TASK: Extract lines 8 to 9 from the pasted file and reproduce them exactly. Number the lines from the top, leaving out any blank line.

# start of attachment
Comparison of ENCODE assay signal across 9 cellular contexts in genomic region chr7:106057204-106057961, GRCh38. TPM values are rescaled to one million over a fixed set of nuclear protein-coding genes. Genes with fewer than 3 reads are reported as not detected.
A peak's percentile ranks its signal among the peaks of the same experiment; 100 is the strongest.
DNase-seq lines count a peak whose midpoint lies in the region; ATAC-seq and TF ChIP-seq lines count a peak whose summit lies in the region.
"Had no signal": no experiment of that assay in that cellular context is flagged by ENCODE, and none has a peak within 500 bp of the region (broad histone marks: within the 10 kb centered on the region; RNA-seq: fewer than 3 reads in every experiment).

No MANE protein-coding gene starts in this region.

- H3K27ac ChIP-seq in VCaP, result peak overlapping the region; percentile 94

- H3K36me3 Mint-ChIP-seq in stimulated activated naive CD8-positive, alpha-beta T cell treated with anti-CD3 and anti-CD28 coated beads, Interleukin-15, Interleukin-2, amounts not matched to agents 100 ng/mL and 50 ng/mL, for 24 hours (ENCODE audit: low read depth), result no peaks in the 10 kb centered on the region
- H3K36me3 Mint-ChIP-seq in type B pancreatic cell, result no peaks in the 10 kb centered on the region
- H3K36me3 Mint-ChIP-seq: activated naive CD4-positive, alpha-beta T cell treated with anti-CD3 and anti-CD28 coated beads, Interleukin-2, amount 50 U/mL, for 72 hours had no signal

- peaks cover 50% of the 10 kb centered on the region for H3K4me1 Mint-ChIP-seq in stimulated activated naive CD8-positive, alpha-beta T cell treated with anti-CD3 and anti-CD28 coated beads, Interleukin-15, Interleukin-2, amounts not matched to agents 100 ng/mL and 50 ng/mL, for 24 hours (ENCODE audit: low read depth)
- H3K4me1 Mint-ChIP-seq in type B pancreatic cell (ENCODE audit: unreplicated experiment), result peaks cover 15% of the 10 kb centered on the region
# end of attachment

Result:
- H3K36me3 Mint-ChIP-seq in type B pancreatic cell, result no peaks in the 10 kb centered on the region
- H3K36me3 Mint-ChIP-seq: activated naive CD4-positive, alpha-beta T cell treated with anti-CD3 and anti-CD28 coated beads, Interleukin-2, amount 50 U/mL, for 72 hours had no signal